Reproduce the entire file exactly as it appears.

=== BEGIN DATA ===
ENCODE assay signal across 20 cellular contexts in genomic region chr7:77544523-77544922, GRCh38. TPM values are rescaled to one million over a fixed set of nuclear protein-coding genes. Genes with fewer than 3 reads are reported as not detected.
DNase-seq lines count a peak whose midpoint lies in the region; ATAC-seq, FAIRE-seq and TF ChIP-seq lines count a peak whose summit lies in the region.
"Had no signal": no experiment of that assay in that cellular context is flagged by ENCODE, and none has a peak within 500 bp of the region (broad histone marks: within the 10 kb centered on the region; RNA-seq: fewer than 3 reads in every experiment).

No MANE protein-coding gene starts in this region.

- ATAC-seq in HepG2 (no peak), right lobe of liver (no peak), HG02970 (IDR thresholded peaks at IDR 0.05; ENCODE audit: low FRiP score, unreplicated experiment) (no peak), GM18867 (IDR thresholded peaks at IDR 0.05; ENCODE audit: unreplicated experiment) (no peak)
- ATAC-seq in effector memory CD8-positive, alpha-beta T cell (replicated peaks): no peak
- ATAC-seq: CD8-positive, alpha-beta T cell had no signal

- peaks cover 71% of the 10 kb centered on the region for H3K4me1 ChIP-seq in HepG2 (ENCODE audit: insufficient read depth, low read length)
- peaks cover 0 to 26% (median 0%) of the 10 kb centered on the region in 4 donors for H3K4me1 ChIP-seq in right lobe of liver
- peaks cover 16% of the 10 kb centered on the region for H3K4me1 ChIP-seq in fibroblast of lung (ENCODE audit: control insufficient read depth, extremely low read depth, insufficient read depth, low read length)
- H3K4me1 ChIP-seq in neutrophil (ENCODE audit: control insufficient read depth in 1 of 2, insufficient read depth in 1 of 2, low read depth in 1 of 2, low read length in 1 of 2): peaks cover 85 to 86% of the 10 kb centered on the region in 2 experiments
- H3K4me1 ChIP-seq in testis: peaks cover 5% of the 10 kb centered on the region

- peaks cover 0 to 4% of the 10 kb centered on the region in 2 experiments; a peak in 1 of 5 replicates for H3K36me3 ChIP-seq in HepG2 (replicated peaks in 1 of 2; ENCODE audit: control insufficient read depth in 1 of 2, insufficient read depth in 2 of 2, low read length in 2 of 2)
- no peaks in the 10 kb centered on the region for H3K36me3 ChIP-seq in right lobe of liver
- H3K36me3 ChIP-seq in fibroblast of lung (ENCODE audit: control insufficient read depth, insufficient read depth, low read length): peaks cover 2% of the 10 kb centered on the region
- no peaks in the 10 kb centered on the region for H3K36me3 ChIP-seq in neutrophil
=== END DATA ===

ENCODE assay signal across 20 cellular contexts in genomic region chr7:77544523-77544922, GRCh38. TPM values are rescaled to one million over a fixed set of nuclear protein-coding genes. Genes with fewer than 3 reads are reported as not detected.
DNase-seq lines count a peak whose midpoint lies in the region; ATAC-seq, FAIRE-seq and TF ChIP-seq lines count a peak whose summit lies in the region.
"Had no signal": no experiment of that assay in that cellular context is flagged by ENCODE, and none has a peak within 500 bp of the region (broad histone marks: within the 10 kb centered on the region; RNA-seq: fewer than 3 reads in every experiment).

No MANE protein-coding gene starts in this region.

- ATAC-seq in HepG2 (no peak), right lobe of liver (no peak), HG02970 (IDR thresholded peaks at IDR 0.05; ENCODE audit: low FRiP score, unreplicated experiment) (no peak), GM18867 (IDR thresholded peaks at IDR 0.05; ENCODE audit: unreplicated experiment) (no peak)
- ATAC-seq in effector memory CD8-positive, alpha-beta T cell (replicated peaks): no peak
- ATAC-seq: CD8-positive, alpha-beta T cell had no signal

- peaks cover 71% of the 10 kb centered on the region for H3K4me1 ChIP-seq in HepG2 (ENCODE audit: insufficient read depth, low read length)
- peaks cover 0 to 26% (median 0%) of the 10 kb centered on the region in 4 donors for H3K4me1 ChIP-seq in right lobe of liver
- peaks cover 16% of the 10 kb centered on the region for H3K4me1 ChIP-seq in fibroblast of lung (ENCODE audit: control insufficient read depth, extremely low read depth, insufficient read depth, low read length)
- H3K4me1 ChIP-seq in neutrophil (ENCODE audit: control insufficient read depth in 1 of 2, insufficient read depth in 1 of 2, low read depth in 1 of 2, low read length in 1 of 2): peaks cover 85 to 86% of the 10 kb centered on the region in 2 experiments
- H3K4me1 ChIP-seq in testis: peaks cover 5% of the 10 kb centered on the region

- peaks cover 0 to 4% of the 10 kb centered on the region in 2 experiments; a peak in 1 of 5 replicates for H3K36me3 ChIP-seq in HepG2 (replicated peaks in 1 of 2; ENCODE audit: control insufficient read depth in 1 of 2, insufficient read depth in 2 of 2, low read length in 2 of 2)
- no peaks in the 10 kb centered on the region for H3K36me3 ChIP-seq in right lobe of liver
- H3K36me3 ChIP-seq in fibroblast of lung (ENCODE audit: control insufficient read depth, insufficient read depth, low read length): peaks cover 2% of the 10 kb centered on the region
- no peaks in the 10 kb centered on the region for H3K36me3 ChIP-seq in neutrophil